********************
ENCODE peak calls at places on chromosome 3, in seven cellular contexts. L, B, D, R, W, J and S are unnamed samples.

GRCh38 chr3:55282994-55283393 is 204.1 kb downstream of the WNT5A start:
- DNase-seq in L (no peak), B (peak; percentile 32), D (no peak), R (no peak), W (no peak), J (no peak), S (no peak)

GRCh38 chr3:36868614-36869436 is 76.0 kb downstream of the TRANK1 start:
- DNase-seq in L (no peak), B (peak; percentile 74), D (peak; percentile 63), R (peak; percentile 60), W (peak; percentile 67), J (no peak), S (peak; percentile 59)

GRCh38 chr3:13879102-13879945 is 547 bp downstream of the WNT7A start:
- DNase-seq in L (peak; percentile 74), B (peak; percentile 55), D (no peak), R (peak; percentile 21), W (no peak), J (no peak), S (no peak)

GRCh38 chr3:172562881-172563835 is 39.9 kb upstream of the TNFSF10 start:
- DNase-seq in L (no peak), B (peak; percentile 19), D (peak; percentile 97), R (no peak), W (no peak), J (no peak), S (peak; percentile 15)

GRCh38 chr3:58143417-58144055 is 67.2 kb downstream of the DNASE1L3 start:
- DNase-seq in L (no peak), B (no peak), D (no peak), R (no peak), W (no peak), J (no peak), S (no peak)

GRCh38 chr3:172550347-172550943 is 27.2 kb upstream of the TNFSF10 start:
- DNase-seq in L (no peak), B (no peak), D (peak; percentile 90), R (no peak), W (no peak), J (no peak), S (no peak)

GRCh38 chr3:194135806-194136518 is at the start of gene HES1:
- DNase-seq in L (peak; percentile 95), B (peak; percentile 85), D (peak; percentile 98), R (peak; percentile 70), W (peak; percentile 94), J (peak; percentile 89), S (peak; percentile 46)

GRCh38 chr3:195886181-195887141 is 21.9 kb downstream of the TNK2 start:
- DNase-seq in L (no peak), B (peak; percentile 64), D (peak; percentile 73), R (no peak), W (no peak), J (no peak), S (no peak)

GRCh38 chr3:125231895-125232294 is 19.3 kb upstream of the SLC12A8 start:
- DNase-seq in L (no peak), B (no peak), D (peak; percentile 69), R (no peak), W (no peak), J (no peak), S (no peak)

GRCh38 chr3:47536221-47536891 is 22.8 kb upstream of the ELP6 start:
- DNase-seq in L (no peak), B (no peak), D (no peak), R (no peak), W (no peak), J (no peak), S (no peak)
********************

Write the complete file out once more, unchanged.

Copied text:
ENCODE peak calls at places on chromosome 3, in seven cellular contexts. L, B, D, R, W, J and S are unnamed samples.

GRCh38 chr3:55282994-55283393 is 204.1 kb downstream of the WNT5A start:
- DNase-seq in L (no peak), B (peak; percentile 32), D (no peak), R (no peak), W (no peak), J (no peak), S (no peak)

GRCh38 chr3:36868614-36869436 is 76.0 kb downstream of the TRANK1 start:
- DNase-seq in L (no peak), B (peak; percentile 74), D (peak; percentile 63), R (peak; percentile 60), W (peak; percentile 67), J (no peak), S (peak; percentile 59)

GRCh38 chr3:13879102-13879945 is 547 bp downstream of the WNT7A start:
- DNase-seq in L (peak; percentile 74), B (peak; percentile 55), D (no peak), R (peak; percentile 21), W (no peak), J (no peak), S (no peak)

GRCh38 chr3:172562881-172563835 is 39.9 kb upstream of the TNFSF10 start:
- DNase-seq in L (no peak), B (peak; percentile 19), D (peak; percentile 97), R (no peak), W (no peak), J (no peak), S (peak; percentile 15)

GRCh38 chr3:58143417-58144055 is 67.2 kb downstream of the DNASE1L3 start:
- DNase-seq in L (no peak), B (no peak), D (no peak), R (no peak), W (no peak), J (no peak), S (no peak)

GRCh38 chr3:172550347-172550943 is 27.2 kb upstream of the TNFSF10 start:
- DNase-seq in L (no peak), B (no peak), D (peak; percentile 90), R (no peak), W (no peak), J (no peak), S (no peak)

GRCh38 chr3:194135806-194136518 is at the start of gene HES1:
- DNase-seq in L (peak; percentile 95), B (peak; percentile 85), D (peak; percentile 98), R (peak; percentile 70), W (peak; percentile 94), J (peak; percentile 89), S (peak; percentile 46)

GRCh38 chr3:195886181-195887141 is 21.9 kb downstream of the TNK2 start:
- DNase-seq in L (no peak), B (peak; percentile 64), D (peak; percentile 73), R (no peak), W (no peak), J (no peak), S (no peak)

GRCh38 chr3:125231895-125232294 is 19.3 kb upstream of the SLC12A8 start:
- DNase-seq in L (no peak), B (no peak), D (peak; percentile 69), R (no peak), W (no peak), J (no peak), S (no peak)

GRCh38 chr3:47536221-47536891 is 22.8 kb upstream of the ELP6 start:
- DNase-seq in L (no peak), B (no peak), D (no peak), R (no peak), W (no peak), J (no peak), S (no peak)